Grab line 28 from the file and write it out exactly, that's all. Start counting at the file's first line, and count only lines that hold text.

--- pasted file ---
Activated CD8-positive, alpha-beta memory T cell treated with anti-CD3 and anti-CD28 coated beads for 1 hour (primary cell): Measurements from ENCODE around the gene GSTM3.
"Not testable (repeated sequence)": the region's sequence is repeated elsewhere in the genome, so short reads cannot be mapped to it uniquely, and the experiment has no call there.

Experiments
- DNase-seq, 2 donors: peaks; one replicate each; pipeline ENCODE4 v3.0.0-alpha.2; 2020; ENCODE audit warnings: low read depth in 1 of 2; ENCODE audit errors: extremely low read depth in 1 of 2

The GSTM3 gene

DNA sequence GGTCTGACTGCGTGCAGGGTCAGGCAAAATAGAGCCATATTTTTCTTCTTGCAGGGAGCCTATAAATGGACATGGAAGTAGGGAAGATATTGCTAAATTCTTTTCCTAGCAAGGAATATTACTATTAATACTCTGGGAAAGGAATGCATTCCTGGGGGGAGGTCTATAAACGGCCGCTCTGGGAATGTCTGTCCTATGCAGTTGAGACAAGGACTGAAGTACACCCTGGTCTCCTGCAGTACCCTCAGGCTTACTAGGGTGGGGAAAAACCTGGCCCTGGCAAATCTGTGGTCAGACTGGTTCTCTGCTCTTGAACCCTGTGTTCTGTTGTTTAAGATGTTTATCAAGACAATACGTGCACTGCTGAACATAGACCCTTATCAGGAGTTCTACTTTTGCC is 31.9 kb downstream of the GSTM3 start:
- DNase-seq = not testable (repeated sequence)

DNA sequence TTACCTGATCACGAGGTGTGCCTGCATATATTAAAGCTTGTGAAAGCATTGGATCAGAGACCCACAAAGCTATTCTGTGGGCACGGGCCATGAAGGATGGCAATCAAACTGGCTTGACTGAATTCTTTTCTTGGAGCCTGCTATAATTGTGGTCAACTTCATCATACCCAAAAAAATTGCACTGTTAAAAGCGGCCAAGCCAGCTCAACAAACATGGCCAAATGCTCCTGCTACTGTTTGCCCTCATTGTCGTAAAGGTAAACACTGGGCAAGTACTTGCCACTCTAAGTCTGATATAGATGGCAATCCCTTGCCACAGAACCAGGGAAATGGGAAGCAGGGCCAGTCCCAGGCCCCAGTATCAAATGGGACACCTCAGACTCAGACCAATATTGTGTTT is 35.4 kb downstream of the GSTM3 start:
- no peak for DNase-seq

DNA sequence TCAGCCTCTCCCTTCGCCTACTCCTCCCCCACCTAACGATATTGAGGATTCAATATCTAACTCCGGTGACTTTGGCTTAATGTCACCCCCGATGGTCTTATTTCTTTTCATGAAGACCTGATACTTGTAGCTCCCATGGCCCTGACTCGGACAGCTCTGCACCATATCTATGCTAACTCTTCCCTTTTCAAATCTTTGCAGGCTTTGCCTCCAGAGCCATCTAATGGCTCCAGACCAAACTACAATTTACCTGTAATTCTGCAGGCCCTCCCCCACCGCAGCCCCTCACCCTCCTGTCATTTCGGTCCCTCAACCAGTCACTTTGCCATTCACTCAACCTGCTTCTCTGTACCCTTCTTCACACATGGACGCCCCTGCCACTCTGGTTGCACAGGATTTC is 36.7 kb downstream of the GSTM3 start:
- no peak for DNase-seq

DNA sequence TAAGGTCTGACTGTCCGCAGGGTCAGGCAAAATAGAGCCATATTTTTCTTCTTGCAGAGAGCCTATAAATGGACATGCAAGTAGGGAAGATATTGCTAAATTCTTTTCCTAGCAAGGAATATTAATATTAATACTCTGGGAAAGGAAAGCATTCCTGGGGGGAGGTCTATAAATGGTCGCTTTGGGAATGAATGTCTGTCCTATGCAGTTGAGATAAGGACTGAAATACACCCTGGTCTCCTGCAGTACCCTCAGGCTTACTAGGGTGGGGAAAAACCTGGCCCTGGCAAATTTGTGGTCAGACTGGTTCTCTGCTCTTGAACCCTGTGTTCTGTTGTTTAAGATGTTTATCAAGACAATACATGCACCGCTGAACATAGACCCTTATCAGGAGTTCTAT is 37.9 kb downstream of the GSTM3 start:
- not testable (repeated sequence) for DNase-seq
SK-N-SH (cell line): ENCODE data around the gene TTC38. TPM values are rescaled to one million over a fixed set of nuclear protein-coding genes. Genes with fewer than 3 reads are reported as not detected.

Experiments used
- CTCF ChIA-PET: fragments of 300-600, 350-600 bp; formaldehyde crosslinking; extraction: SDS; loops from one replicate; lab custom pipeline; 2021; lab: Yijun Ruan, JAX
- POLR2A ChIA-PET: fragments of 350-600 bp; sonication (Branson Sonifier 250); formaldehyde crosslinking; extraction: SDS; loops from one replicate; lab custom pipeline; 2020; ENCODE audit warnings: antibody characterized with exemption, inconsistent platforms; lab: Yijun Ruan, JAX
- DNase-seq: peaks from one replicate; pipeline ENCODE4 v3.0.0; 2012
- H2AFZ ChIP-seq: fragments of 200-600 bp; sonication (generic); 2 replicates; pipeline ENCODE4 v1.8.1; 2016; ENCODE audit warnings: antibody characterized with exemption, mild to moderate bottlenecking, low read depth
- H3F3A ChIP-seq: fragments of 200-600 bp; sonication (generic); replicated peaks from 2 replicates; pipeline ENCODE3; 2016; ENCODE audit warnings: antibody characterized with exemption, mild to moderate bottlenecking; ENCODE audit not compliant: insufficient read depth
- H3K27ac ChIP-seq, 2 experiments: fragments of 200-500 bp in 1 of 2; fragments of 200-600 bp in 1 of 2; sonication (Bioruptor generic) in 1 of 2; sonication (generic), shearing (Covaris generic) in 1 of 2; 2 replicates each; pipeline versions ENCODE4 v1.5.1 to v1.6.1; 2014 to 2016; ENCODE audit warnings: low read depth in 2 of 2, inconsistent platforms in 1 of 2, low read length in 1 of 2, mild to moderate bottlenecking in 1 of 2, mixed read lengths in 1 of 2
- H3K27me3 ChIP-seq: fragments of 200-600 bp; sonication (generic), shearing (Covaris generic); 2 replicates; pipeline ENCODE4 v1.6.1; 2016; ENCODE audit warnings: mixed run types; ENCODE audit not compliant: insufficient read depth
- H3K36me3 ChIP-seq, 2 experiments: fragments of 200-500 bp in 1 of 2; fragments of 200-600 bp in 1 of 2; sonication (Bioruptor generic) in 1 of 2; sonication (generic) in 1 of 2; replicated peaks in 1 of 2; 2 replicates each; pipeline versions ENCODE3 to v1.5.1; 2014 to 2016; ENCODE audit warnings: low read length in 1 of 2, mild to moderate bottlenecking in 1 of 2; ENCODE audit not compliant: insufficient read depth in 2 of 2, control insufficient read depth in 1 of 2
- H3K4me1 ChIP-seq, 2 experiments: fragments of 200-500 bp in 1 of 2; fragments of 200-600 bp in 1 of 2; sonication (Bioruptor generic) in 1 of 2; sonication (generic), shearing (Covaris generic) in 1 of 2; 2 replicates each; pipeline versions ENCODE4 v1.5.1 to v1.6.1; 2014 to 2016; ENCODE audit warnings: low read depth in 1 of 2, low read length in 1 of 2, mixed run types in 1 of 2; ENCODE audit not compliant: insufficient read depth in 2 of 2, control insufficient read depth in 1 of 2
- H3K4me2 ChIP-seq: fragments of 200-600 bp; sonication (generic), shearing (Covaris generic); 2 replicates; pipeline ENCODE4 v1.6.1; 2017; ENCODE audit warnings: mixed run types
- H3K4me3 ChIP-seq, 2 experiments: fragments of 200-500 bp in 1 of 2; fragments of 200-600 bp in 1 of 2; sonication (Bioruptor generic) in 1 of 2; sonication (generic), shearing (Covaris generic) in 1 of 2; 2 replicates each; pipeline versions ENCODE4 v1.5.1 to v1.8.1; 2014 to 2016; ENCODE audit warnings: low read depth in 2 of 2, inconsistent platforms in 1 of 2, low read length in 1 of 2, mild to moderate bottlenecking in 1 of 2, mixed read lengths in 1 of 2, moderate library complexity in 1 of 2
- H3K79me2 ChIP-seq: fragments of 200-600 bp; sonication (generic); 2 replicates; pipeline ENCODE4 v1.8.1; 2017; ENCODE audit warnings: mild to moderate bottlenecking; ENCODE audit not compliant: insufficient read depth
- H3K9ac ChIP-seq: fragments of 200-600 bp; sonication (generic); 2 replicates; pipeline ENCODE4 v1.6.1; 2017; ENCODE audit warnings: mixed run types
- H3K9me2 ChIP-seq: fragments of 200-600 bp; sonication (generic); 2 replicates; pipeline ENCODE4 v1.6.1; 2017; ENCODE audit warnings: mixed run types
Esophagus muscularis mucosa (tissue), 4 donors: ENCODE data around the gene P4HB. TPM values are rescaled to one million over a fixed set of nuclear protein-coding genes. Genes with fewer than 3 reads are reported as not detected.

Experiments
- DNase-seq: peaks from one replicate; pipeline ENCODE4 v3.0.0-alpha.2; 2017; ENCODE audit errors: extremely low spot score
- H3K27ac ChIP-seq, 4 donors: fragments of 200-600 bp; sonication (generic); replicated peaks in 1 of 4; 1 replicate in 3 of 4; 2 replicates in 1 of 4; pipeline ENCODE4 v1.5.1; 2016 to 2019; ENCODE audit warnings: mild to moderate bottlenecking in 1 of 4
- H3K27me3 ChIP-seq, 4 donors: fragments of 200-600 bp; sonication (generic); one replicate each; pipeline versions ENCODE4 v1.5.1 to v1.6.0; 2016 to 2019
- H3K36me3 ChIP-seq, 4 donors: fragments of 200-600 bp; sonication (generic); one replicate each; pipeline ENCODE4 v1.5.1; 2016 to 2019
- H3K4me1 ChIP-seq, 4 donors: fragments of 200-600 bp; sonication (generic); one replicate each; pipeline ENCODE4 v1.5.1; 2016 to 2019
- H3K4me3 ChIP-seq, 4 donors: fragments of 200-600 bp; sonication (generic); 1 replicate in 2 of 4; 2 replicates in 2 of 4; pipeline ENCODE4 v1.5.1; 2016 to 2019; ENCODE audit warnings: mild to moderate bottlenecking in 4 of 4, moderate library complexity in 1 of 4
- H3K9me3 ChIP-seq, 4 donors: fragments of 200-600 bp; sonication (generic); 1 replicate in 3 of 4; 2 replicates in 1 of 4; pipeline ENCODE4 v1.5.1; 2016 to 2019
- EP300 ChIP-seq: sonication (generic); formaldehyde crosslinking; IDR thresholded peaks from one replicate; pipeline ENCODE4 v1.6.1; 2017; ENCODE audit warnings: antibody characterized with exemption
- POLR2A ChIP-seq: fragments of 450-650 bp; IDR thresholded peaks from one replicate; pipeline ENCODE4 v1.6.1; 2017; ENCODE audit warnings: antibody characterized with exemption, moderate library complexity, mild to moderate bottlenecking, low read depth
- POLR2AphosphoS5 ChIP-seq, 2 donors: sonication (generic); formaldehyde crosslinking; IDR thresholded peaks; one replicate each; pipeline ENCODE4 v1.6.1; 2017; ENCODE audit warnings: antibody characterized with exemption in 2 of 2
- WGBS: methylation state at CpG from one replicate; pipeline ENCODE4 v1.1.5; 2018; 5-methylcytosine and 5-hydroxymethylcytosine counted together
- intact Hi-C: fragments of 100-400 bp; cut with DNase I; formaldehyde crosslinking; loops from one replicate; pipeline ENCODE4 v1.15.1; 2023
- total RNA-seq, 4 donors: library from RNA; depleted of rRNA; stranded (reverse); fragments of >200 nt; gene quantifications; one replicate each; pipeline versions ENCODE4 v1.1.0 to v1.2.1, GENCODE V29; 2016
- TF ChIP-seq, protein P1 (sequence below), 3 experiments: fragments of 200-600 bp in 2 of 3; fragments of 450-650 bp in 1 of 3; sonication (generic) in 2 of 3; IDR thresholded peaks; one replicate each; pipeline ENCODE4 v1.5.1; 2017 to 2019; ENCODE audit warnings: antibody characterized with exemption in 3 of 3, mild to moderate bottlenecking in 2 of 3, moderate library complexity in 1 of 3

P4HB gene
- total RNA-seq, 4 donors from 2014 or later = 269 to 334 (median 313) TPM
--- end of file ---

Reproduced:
- H3K9ac ChIP-seq: fragments of 200-600 bp; sonication (generic); 2 replicates; pipeline ENCODE4 v1.6.1; 2017; ENCODE audit warnings: mixed run types